SELECT A COLOR AND USE IT, AND VARIATIONS IN THE SAME FAMILY, THROUGH THE HOUSE. Seriously. I don’t mean pick a theme, because rooms that feel too theme-y can and will get overwhelming after time and you will want to change it after living in it for a while. Finding a common color family will actually help you save money. Why paint the walls when you can pop the room with accent colors?

Perhaps you’re drawn to a color family that conveys a more neutral, gray undertone. Continue those colors in accent marks across your home so the rooms have a cohesive flow. Is there a pillow, a favorite knick-knack, or a painting that you love? Pull a color (or colors) from that and use it across the room and continue with corresponding colors in adjacent rooms. If you feel like changing it, you don’t need to completely overhaul your furniture, you can simply purchase a few accent pieces and voila! Instant room change.

Trick of the trade: It might be a personal preference, but I invest in a few traditionally designed pieces, typically couches or armchairs, in more neutral, muted colors. Depending on what I want to communicate, I’ll then concentrate on a few colors to pop in accent pieces and carry it through the house. If I get too tired of a particular color, I just switch out the pillows and knick-knacks. This even allows you to change the look and feel of a room every season!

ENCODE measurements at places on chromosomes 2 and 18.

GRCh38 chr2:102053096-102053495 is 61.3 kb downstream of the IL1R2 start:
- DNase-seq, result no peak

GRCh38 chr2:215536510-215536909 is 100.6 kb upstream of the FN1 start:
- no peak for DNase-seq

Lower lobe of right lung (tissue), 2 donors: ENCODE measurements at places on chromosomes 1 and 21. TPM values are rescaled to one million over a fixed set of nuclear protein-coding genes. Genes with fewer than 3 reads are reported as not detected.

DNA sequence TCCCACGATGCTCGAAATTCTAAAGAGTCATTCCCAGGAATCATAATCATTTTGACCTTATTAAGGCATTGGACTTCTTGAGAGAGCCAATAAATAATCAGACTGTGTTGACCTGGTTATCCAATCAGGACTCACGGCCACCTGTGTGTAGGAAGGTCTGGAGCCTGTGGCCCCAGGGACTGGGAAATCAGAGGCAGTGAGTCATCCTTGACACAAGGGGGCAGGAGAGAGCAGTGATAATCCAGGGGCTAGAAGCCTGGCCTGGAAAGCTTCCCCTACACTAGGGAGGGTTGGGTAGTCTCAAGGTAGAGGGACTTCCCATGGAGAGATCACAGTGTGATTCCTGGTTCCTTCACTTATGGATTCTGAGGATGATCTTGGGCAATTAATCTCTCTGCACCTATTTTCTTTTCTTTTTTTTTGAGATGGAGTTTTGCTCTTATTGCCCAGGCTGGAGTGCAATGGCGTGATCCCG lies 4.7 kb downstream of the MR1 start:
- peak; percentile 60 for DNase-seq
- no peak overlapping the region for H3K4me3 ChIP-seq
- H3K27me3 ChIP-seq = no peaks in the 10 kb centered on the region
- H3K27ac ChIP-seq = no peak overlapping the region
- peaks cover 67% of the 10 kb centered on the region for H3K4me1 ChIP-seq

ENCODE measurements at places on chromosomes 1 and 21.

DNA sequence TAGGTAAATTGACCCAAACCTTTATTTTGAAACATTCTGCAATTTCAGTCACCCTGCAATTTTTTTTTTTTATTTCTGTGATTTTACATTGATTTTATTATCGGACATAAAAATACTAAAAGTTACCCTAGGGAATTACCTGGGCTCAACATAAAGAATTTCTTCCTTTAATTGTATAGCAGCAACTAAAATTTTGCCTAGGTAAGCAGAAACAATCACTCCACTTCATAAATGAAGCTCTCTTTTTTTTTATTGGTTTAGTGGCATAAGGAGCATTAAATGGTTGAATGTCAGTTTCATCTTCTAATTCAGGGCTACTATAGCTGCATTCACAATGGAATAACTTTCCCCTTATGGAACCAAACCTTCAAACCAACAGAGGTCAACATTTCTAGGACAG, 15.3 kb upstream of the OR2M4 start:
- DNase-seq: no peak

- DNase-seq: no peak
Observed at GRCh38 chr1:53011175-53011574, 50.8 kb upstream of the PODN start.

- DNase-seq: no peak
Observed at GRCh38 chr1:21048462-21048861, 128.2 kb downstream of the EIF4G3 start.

FIND LOCAL CRAFTSMEN/WOMEN. Rehabbing furniture that requires additional expert assistence doesn’t have to cost a million, or even one hundred, dollars. If it has good bones, don’t be afraid of a piece that entails more advanced work. Local glassworkers, carpenters, welders and upholsterers are a great resource that will both save money and add a really professional touch.


COUCH TABLE B ADesign example:
I found this table in a thrift store, and bartered it down to $25. The glass inserts were cracked and the chipped wood exterior didn’t match the rest of my lighter furniture. I found a local glassmaker who agreed to accept the glass pieces as raw material for a discount on my bill. The room is mostly windows and receives quite a bit of natural light. I picked a pop of green from my curtains and spray painted the table with a high gloss finish in a corresponding shade. Since the rest of the furniture is neutral, the mirrors pick up the sun and reflect it across the room, while the pops of green bring color to an otherwise single shaded space. The total cost? $6 for the spray paint, $25 for the table, and $24 total for the mirrored inserts.